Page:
Right, you’re saying, because tooling around in a plush La-Z-Boy has so many practical uses, but extrapolate from this Kinect hack and you might imagine all sorts of serious medical applications–say motion-controlled stairlifts, or wheelchairs that respond to twists of your head. Also, less serious ones, say trips to the fridge for a beer without ungluing your seat-affixed derriere.
Crunchgear spotted Microsoft’s MIX11 “mobile armchair” during a demonstration and snapped pictures of a guy essentially waving his hands–attached to nothing–to make it move (a Kinect sensor perched atop a forward vertical pylon reads his every gesture). The chair could move forward or backward, turn with omnidirectional wheels, and even recline on command. Travel back in time not half a century and we’d almost call that “magic.”
Sure, this kind of tech was always in the cards–writers and futurists have conjured fictional prototypes for decades–but it’s kind of cool to see it actually happening. Microsoft’s KinectChair (worth a trademark?) was assembled using Microsoft’s soon-to-be-released Kinect PC SDK, a software toolkit designed to give would-be motion control hackers an officially supported path to controller-free inventing.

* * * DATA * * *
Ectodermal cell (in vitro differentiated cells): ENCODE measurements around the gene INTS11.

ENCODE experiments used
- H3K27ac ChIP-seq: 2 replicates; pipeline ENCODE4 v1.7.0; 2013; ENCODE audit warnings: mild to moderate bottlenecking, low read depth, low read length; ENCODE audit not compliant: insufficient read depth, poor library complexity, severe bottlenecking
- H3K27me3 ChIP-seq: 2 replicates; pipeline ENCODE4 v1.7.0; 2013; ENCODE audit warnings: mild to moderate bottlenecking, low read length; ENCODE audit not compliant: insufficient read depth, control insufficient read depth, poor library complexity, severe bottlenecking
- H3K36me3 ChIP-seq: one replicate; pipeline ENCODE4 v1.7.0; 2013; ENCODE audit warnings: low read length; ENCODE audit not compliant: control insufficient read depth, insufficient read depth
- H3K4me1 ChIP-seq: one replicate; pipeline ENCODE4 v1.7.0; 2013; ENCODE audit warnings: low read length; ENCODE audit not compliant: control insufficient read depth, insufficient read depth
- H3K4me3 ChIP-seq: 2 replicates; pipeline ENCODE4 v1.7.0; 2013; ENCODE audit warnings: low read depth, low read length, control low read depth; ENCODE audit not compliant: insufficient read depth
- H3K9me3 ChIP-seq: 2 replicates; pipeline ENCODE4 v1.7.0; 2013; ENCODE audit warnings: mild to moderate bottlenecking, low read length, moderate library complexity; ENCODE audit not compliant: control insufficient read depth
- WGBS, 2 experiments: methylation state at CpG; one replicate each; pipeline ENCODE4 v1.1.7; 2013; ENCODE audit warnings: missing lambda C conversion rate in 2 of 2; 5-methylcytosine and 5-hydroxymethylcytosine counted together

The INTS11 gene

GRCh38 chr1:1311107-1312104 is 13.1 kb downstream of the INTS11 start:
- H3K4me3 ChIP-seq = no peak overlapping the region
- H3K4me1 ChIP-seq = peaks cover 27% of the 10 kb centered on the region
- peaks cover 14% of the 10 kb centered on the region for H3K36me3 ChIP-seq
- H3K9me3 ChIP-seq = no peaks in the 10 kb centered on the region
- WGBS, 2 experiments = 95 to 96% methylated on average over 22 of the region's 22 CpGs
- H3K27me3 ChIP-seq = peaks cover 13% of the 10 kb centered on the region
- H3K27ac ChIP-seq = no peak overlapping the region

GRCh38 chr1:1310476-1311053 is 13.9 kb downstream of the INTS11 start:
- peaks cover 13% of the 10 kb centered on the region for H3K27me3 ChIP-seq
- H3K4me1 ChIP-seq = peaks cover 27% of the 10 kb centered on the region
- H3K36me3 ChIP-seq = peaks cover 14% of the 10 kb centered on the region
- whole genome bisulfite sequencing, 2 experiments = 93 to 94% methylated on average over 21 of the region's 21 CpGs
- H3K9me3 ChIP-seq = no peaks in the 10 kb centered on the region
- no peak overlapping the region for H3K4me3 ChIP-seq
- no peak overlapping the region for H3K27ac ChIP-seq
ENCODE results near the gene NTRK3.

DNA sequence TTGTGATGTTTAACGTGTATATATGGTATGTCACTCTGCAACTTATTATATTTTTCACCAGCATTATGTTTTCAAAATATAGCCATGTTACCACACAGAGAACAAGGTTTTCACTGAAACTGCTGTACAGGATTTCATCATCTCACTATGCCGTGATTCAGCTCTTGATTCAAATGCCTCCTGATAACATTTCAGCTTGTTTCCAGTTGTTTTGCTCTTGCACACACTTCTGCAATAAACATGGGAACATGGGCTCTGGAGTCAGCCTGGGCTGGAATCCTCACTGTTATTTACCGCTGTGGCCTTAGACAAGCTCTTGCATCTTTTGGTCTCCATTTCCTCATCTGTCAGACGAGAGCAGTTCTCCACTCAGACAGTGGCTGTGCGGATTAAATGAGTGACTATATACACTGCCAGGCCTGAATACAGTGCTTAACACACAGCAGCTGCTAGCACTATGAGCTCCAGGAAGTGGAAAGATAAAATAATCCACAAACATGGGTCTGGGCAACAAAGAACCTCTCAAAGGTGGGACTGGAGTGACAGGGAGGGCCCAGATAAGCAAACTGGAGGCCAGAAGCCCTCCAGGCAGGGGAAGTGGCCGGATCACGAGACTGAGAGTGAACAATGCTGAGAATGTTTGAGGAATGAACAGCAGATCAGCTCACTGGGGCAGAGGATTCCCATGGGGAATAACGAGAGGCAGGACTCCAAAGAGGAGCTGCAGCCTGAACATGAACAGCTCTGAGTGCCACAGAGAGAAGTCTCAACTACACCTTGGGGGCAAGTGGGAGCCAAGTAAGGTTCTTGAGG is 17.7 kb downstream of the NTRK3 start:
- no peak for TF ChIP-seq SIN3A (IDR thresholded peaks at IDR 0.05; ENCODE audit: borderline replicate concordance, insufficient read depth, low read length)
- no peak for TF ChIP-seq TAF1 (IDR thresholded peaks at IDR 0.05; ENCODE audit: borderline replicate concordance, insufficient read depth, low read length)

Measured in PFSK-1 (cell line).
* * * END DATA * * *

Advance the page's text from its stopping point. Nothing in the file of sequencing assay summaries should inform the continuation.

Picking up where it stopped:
What’s next? As noted, imagine wheelchairs with sensors that react to hand motions, or if not hand motions, head motion. Also: You know how the Segway has auto-balancing gyros? Imagine a version that adds steering, accelerating, or braking without handlebars (so parades of frumpish-looking tourists wearing aerodynamic helmets can look even creepier wheeling around historical sites). And since we’ve all seen Wall-E, well, I wouldn’t want to contribute to the delinquency of our culture, but there’s always that angle, too.